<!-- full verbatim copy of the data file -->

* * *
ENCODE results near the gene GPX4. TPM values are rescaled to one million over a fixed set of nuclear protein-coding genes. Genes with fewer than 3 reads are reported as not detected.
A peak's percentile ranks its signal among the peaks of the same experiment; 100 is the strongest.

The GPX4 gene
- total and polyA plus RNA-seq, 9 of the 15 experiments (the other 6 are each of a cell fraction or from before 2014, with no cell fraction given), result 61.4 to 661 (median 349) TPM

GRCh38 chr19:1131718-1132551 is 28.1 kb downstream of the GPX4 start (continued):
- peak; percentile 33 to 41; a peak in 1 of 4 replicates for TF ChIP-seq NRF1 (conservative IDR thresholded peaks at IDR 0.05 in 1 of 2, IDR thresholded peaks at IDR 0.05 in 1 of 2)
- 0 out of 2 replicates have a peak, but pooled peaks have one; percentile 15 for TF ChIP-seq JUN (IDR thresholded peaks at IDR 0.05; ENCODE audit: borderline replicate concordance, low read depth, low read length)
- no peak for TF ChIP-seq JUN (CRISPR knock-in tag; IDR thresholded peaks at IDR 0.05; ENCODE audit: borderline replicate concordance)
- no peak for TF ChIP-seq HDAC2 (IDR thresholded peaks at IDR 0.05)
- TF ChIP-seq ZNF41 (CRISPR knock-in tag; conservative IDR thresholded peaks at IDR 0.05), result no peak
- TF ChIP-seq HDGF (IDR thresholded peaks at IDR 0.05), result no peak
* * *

ENCODE results near the gene GPX4. TPM values are rescaled to one million over a fixed set of nuclear protein-coding genes. Genes with fewer than 3 reads are reported as not detected.
A peak's percentile ranks its signal among the peaks of the same experiment; 100 is the strongest.

The GPX4 gene
- total and polyA plus RNA-seq, 9 of the 15 experiments (the other 6 are each of a cell fraction or from before 2014, with no cell fraction given), result 61.4 to 661 (median 349) TPM

GRCh38 chr19:1131718-1132551 is 28.1 kb downstream of the GPX4 start (continued):
- peak; percentile 33 to 41; a peak in 1 of 4 replicates for TF ChIP-seq NRF1 (conservative IDR thresholded peaks at IDR 0.05 in 1 of 2, IDR thresholded peaks at IDR 0.05 in 1 of 2)
- 0 out of 2 replicates have a peak, but pooled peaks have one; percentile 15 for TF ChIP-seq JUN (IDR thresholded peaks at IDR 0.05; ENCODE audit: borderline replicate concordance, low read depth, low read length)
- no peak for TF ChIP-seq JUN (CRISPR knock-in tag; IDR thresholded peaks at IDR 0.05; ENCODE audit: borderline replicate concordance)
- no peak for TF ChIP-seq HDAC2 (IDR thresholded peaks at IDR 0.05)
- TF ChIP-seq ZNF41 (CRISPR knock-in tag; conservative IDR thresholded peaks at IDR 0.05), result no peak
- TF ChIP-seq HDGF (IDR thresholded peaks at IDR 0.05), result no peak